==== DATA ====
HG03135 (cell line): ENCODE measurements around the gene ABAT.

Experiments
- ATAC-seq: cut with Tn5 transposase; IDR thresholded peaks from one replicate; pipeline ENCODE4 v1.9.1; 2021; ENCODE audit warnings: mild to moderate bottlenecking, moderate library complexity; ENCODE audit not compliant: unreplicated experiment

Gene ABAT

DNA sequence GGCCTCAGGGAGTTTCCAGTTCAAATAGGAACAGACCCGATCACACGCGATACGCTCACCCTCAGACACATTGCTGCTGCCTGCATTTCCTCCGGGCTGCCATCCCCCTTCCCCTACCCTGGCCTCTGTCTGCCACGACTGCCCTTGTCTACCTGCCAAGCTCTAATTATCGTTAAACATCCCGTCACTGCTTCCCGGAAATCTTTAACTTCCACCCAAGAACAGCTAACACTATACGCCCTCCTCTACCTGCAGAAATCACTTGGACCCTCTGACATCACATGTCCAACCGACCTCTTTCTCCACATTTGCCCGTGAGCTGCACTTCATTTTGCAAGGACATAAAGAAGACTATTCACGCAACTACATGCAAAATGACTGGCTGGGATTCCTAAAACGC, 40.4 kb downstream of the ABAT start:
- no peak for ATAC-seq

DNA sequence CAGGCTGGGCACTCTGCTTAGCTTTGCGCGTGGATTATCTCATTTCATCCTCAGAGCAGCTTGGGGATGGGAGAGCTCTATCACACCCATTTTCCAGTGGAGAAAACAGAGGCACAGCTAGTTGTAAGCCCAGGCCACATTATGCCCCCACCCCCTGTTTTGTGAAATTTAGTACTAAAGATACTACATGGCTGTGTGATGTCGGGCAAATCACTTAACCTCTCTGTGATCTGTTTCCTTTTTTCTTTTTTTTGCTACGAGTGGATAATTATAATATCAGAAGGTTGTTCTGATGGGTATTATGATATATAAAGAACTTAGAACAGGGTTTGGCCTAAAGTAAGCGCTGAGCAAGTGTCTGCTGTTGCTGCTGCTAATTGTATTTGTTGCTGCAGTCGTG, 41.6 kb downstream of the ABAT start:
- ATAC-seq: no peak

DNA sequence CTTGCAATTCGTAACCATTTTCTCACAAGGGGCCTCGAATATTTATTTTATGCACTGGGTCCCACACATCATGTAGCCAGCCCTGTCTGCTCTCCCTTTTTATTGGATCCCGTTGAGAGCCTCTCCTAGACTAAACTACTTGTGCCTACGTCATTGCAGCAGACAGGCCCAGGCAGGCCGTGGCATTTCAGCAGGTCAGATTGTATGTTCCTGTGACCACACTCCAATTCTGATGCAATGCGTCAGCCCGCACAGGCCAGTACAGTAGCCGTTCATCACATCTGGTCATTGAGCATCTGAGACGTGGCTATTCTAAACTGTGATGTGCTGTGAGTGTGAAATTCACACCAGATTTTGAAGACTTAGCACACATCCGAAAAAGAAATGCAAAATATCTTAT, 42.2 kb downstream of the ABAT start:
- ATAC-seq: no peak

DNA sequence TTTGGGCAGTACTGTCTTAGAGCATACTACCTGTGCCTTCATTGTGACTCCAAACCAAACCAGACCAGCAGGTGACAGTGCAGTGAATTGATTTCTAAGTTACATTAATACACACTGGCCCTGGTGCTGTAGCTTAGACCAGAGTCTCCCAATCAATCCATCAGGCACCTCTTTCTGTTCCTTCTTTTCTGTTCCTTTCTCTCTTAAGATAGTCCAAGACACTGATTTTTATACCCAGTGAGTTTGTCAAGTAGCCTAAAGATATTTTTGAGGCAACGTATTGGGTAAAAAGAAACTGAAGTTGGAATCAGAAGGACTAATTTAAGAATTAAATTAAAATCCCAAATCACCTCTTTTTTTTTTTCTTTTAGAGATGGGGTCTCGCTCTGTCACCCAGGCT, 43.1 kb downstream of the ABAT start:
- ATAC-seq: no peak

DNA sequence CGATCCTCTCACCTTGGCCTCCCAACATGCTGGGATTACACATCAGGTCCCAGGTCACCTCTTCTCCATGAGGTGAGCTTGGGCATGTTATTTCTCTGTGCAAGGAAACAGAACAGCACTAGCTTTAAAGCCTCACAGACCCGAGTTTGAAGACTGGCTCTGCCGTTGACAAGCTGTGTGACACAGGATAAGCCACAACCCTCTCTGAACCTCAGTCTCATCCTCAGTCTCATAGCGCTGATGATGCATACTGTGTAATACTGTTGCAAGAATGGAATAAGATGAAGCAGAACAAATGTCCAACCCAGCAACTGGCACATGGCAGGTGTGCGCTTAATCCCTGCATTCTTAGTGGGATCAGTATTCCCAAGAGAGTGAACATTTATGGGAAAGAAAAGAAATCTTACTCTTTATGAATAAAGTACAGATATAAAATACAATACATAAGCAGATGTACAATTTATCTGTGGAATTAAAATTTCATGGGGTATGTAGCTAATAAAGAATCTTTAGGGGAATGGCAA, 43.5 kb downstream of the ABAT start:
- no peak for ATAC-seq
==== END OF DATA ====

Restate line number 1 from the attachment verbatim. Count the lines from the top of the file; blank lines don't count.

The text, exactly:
HG03135 (cell line): ENCODE measurements around the gene ABAT.